Welcome to the Saudi Arabia focus edition of Law Update.
One of the key markets in the Middle East and North Africa (MENA) that continues to lead from the front is the Kingdom of Saudi Arabia (KSA). As the largest country in the Middle East and the 18th largest economy in the world, the progress KSA continues to make is underpinned by its Vision 2030 that envisions developing the country as an investment powerhouse and hub that ultimately connects Asia, Europe, and Africa. Given Saudi Arabia’s significance to the regional economy, our team of experts have prepared a range of pertinent articles that provide insights into new laws, regulations, and the legal landscape in the Kingdom.
This edition will provide you with an up-to-date guide on matters such as; the framework issued by the Saudi Central Bank on IT governance, the anti-corruption landscape under Vision 2030; we also provide practical tips for dispute avoidance. This is only a snapshot; there are many more articles within the KSA focus section for you to read, which we hope you will find valuable and enjoyable.Read the edition
July – August 2014
With effect from 1 May 2014, all transactions that relate to the purchase and sale of property in Dubai must be documented using standard form property contracts, as per a new policy being implemented by Dubai Land Department (“DLD”). There are three versions of these standard contracts available for download on DLD’s eMart portal (http://www.emart.gov.ae/Home.aspx?en):
Form A – Contract between seller and broker;
Form B – Contract between buyer and broker; and
Form F – Contract between seller and buyer.
The forms are for use on all sale and purchase transactions, irrespective of the type of property or its state of completion. Each form can be downloaded immediately from the portal and can be filled with the required data for each transaction before being signed by the relevant parties. The contract becomes formal and completed after it has been recorded and documented at DLD. The forms have been drafted in a neutral manner, in that the details required to be completed do not favour either party to the transaction although, as is discussed later in this Article, the lack of required information could inadvertently prejudice the buyer by leaving the buyer exposed.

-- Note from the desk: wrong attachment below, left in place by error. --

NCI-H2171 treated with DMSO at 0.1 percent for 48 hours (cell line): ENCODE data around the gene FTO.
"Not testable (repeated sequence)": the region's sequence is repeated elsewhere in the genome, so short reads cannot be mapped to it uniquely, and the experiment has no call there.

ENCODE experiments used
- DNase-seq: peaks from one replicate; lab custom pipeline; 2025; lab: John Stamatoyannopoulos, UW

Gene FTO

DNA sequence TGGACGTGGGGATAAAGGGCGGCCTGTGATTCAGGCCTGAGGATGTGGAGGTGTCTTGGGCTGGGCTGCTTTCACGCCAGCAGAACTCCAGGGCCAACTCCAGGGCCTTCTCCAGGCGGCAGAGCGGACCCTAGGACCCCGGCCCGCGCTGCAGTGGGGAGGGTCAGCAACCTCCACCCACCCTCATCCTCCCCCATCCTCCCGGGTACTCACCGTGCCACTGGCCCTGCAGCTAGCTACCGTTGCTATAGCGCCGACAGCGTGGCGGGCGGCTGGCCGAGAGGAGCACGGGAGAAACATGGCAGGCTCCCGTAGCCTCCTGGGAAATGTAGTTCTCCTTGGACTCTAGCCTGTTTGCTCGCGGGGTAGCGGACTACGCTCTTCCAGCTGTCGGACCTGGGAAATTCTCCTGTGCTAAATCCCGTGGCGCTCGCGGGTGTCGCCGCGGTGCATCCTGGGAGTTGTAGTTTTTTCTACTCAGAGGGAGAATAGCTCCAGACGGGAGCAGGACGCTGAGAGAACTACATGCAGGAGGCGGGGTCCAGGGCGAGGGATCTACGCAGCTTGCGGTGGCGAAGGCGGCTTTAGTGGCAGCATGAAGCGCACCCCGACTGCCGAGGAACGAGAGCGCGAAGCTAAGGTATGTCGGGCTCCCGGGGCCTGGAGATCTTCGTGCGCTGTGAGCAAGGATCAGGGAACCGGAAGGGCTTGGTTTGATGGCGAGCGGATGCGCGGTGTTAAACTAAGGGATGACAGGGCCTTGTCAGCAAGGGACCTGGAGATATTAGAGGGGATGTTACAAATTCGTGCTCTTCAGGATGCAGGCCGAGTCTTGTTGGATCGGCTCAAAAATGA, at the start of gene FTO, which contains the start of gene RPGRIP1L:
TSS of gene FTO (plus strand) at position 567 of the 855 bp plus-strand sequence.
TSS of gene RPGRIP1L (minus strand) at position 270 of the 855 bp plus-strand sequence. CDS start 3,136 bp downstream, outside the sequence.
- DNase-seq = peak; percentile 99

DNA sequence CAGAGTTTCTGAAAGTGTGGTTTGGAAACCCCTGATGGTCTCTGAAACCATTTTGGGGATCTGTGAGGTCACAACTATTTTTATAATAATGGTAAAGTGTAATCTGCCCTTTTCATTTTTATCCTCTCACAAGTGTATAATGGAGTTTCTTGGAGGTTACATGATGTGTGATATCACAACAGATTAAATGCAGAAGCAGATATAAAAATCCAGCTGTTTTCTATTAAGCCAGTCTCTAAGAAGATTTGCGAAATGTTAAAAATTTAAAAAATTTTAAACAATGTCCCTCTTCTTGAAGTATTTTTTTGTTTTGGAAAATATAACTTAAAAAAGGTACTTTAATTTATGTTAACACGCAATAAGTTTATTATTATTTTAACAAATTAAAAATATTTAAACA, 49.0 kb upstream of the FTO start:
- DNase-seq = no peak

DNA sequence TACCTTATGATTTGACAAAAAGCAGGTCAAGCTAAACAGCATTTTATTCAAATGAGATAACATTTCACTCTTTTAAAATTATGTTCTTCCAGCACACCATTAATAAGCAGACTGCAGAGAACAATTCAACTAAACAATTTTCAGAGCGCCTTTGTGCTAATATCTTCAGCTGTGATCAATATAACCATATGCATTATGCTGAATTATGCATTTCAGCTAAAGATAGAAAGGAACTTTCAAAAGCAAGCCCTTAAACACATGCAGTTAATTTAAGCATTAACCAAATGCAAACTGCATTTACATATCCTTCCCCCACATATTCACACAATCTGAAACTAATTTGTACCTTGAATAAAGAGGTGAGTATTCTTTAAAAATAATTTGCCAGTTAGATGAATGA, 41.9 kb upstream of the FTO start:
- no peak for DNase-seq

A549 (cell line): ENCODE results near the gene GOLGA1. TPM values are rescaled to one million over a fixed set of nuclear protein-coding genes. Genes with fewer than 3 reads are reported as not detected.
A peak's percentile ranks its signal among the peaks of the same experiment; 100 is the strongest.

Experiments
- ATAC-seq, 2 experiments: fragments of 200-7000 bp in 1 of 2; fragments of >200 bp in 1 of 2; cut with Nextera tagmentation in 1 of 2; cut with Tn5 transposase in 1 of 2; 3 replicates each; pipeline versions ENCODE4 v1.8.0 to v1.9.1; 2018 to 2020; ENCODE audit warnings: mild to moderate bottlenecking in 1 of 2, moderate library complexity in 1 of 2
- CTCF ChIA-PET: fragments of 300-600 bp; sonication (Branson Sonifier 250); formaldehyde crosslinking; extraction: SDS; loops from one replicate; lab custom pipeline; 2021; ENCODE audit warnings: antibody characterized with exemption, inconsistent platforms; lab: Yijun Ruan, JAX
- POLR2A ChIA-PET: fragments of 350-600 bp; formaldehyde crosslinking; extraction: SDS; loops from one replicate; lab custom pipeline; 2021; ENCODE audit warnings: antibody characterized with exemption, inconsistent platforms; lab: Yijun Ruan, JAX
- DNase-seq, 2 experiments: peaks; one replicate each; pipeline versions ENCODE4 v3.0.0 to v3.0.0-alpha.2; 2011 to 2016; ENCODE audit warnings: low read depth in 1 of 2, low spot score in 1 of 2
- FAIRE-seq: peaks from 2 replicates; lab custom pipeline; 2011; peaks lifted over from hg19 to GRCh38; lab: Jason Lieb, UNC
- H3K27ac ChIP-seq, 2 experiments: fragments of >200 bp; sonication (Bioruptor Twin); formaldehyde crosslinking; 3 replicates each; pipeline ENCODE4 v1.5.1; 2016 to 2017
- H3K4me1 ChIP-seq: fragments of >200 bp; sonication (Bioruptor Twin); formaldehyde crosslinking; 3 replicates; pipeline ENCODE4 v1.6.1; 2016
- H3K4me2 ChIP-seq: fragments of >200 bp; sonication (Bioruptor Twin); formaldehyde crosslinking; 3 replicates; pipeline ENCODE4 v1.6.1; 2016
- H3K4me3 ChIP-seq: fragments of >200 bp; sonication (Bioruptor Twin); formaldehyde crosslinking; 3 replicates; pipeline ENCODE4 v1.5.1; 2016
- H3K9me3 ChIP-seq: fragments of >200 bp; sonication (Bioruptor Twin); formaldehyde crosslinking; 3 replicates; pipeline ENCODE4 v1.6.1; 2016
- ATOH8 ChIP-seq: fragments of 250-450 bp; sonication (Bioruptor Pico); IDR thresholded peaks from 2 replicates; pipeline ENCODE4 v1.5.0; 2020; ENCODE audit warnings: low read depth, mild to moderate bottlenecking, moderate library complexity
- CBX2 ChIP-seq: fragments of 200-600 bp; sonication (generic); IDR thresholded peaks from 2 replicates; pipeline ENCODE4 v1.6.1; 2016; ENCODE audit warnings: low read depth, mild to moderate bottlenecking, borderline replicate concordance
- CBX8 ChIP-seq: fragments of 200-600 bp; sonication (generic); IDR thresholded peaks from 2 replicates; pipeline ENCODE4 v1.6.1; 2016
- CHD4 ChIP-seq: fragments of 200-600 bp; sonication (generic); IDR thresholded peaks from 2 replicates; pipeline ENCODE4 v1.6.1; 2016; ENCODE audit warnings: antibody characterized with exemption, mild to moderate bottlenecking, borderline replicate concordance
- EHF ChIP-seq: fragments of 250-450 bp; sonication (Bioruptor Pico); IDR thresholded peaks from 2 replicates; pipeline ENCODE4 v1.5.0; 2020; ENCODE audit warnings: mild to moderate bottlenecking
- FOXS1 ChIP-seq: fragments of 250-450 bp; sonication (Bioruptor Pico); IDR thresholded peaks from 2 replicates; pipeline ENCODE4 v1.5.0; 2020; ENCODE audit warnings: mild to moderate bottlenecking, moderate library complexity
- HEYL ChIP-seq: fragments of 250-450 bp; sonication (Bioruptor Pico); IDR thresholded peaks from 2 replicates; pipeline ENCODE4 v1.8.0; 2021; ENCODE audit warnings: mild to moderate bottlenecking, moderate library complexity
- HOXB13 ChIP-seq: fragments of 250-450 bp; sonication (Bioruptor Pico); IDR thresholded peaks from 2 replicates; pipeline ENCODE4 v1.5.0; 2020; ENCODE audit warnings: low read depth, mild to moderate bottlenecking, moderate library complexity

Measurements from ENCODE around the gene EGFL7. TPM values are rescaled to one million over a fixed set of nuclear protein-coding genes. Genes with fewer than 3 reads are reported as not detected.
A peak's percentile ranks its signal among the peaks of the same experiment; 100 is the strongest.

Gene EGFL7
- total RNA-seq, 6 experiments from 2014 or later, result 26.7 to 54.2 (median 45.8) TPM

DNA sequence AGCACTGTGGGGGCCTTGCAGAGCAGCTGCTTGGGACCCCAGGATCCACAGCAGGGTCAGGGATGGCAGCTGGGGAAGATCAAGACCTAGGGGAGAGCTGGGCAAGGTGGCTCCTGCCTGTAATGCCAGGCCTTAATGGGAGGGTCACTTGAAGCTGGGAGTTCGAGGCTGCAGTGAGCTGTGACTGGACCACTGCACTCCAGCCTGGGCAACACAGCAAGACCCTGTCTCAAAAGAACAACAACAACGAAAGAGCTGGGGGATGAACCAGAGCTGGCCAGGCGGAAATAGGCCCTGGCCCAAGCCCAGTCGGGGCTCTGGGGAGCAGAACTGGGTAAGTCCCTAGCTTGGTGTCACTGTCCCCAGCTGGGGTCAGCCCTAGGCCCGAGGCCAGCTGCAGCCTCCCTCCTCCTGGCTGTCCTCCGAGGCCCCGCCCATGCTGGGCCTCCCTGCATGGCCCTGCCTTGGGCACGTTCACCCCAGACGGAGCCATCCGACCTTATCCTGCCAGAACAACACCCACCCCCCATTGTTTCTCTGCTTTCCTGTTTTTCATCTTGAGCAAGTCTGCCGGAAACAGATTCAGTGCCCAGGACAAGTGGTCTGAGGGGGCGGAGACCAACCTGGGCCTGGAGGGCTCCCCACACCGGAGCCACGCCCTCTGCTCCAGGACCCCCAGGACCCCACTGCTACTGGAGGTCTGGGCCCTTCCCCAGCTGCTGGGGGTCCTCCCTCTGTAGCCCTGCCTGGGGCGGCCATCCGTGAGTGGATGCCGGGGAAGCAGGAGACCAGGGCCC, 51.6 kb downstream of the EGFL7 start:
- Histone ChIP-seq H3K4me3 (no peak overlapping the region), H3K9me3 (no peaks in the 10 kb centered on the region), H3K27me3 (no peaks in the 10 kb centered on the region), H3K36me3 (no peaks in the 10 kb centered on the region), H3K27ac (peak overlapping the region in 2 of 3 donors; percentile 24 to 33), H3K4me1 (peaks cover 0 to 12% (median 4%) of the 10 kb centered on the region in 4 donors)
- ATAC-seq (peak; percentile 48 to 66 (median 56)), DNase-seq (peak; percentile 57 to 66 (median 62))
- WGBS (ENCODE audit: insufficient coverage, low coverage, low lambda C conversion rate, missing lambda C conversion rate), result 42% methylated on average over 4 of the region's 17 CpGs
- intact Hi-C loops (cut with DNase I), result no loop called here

The standard form contracts have received a mixed response with those in favour of the new mandatory system holding that they are a step in the right direction by promoting a more transparent and efficient property registration system which, in turn, will hopefully allow sale and purchase transactions to be processed in less time.
To date, market practice amongst many brokers was to use a brief memorandum of understanding (“MOU”) as a sale and purchase agreement. Unfortunately, these MOUs were lacking in detail and were often poorly drafted and offered insufficient protection to the buyer or seller if an issue with the transaction was to arise. In the main, they were drafted by unscrupulous brokers to provide protection to themselves and ensure payment of their commission, with little else being covered. The hope is that the new standard from contracts will go some way to combat this.
With regard to small investors and transactions of lower monetary value for existing buildings, the standard form contracts may help keep transaction costs down, allow the parties to deal directly with each other, reducing the need for legal representation.